Introduction

For those of you who follow our LCD reviews, you've probably noticed that we haven't looked at many models within the last few months. To make up for that, we decided to look at seven 19" LCDs, just in time for the holiday season.

19" and higher LCDs are the current sweet spot for LCD substrates. Recall that 19" LCDs have roughly the same viewing area as 21" CRT monitors, and that 17" LCDs have about the same viewing area as 19" CRTs. Production costs of LCDs have dropped dramatically over the last 2 years, but CRTs still beat LCDs in the cost versus size debate in the mid-size arena. The 19" and 20" LCD categories slightly differ, however.

Although the viewing area on a 19" LCD is roughly equivalent to the viewing area on a 21" CRT, LCDs use less power, use digital signal, don't have linear convergence issues, weigh considerably less, and put less strain on your eyes in a well lit environment. The issue of cost that used to deter people away from LCDs has also disappeared. A reasonably cheap, new 21" CRT runs for about $350; a reasonably cheap, new 19" LCD runs for about $330. Granted, you get what you pay for, and buying a low end 19" LCD or a 21" CRT generally is not what we would recommend. Today, we are going to focus on LCDs that run anywhere from $400 and higher - which is generally the price that you will pay if you wanted a quality CRT monitor.

With the exception of the NuTech L921G, all of our LCDs today were store bought. We tried to bring a balanced look at LCDs from all across the spectrum - low response time AUO panels, vivid Samsung panels and every a mix of both with some of the SIPS LG.Philips LCD panels. Most of our models today are within the $400 to $500 price range.

We plan on looking at them subjectively and quantitatively measuring the performance of each monitor against our industry standard Dell 2001FP. Almost all of our reviews over the last year have used the Dell 2001FP as a benchmark comparison. So, translating some of the performance that we see today with the performance of past monitors should not be very difficult. Feel free to view our past LCD reviews here.

How to Pick a Good LCD
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  • KristopherKubicki - Tuesday, November 30, 2004 - link

    Interesting, let me look into this. My 2001FP is A00 as well and i've had mine for over a year now. (No problems though).

    Do you know how much of a delay there is?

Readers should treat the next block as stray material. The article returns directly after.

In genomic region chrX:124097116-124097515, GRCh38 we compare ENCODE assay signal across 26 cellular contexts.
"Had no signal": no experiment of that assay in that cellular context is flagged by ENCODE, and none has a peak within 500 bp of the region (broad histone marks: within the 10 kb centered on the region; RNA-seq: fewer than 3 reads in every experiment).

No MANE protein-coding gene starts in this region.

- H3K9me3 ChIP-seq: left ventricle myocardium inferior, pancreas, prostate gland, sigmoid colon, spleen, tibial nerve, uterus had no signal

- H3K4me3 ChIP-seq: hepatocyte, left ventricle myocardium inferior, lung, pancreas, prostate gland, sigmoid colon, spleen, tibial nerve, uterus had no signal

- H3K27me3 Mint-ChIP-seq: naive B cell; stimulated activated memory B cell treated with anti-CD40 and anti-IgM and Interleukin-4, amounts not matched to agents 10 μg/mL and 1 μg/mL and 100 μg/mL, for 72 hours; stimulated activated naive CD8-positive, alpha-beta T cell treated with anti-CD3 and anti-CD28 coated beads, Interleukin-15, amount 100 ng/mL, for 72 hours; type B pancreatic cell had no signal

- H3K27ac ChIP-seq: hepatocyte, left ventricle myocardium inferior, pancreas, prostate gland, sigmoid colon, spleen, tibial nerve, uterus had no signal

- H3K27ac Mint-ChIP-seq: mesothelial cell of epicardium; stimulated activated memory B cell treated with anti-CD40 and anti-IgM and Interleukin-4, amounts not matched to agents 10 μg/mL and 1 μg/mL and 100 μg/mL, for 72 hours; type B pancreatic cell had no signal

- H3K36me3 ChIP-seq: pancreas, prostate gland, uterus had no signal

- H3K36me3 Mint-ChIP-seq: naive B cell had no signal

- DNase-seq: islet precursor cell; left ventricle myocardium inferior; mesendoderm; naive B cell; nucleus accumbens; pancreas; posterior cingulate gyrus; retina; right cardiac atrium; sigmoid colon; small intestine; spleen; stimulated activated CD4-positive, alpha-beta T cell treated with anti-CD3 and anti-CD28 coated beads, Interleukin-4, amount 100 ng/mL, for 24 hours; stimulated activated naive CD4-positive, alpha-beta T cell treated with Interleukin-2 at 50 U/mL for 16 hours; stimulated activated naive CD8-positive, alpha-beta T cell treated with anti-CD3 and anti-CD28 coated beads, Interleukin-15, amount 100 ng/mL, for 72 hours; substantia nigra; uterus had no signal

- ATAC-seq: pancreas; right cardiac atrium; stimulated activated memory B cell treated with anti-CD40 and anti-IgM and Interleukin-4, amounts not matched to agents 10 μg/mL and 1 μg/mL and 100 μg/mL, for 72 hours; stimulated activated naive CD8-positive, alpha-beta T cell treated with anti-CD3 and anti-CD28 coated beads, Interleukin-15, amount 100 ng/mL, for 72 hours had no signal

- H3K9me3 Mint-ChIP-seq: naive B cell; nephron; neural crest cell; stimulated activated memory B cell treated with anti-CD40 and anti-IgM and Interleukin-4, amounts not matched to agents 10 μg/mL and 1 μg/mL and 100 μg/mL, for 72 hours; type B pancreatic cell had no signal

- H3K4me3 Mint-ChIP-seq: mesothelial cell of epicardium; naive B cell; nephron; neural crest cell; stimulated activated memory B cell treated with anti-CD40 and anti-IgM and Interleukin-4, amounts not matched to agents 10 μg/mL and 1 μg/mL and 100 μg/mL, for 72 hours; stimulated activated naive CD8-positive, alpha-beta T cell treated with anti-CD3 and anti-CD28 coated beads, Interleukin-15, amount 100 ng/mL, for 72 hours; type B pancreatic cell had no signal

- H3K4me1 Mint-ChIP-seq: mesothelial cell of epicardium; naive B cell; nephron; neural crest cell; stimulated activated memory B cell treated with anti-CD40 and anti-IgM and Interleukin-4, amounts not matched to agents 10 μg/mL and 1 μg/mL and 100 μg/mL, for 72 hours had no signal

Kristopher
    Reply
  • Cat - Tuesday, November 30, 2004 - link

    My boss's is A00. I'm assuming mine is as well, since I bought it a few days after he did. This was about a month and a half ago. Reply
  • KristopherKubicki - Tuesday, November 30, 2004 - link

    Angry Kid: We couldnt get a VP912B in time for the roundup. I am working on doing an individual review on that one though.

    Cat: On the back of your monitor near the serial it should say the REV number, like A01 or A00. Can you tell me which number it says on all those monitors?

    Kristopher
    Reply
  • blackmetalegg - Tuesday, November 30, 2004 - link

    And what's the color depth for the VP912b? It's not mentioned anywhere on Viewsonic's website and google didn't turn up anything. I'm torn between VP912b(supposed 8-bit panel) and FP937S(6-bit)... Reply
  • KristopherKubicki - Tuesday, November 30, 2004 - link

    Ensign: Fixed.

    Kristopher
    Reply
  • KingofFah - Tuesday, November 30, 2004 - link

    #19, I have no clue when it comes to LCDs, so thanks for giving me that information. How many images are drawn on an LCD in a second (if they even do that at a fixed rate, i dont know)?

    If there is no refresh rate given, I assume that the response time could be equated to the gaming performance of the monitor. In that case I'd want the fastest possible response times, and I do not think that the price would justify it. I think image quality, speed, and clarity go to a CRT. Size, power usage, and eye care seem to be the concern for LCDs. I've got plenty of space, don't use the computer that often, and don't care about power usage.
    Reply
  • Araemo - Tuesday, November 30, 2004 - link

    Is the NuTech L921G an 8 bit or 6 bit panel? it doesn't say in the specs.

    How about the Planar PE191M? or the Samsung SyncMaster 193P?

    I'm not trying to nitpick guys, but I've been burnt by missing specs before ("Well, the review didn't mention it, so it must not be a problem..."), so I don't want to simply assume they're 8-bit when you didn't mention them(Since that wasn't stated in the intro)
    Reply
  • Angry Kid - Tuesday, November 30, 2004 - link

    Agree with many of the others - why were none of the more recent, more high-end 19" LCDs tested?

    It would've been nice to see the ViewSonic VP912B FEATURED IN THE NOVEMBER GAMER BUYER'S GUIDE included.

    =/
    Reply
  • garfieldonline - Tuesday, November 30, 2004 - link

    I have been working with order people, and I can say many of them prefer their resolution around 1024x768. I may be wrong, but as for LCD monitors, if they are not running at their optimal resolution, the screen tends to look a bit blur. This is not a problem with CRT monitor, things are sharp as long as the resolution is within the limit. Reply
  • Araemo - Tuesday, November 30, 2004 - link

    "It's the same friggin reason why people buy a 50" TV instead of a small 20""

    I doubt it, since most people I know buy a 50" so they can sit 20 feet away and still pick out the super-model's pimples. But not many computer users sit 20 feet back from their monitors(Or even signifigantly further back with bigger screens)
    Reply

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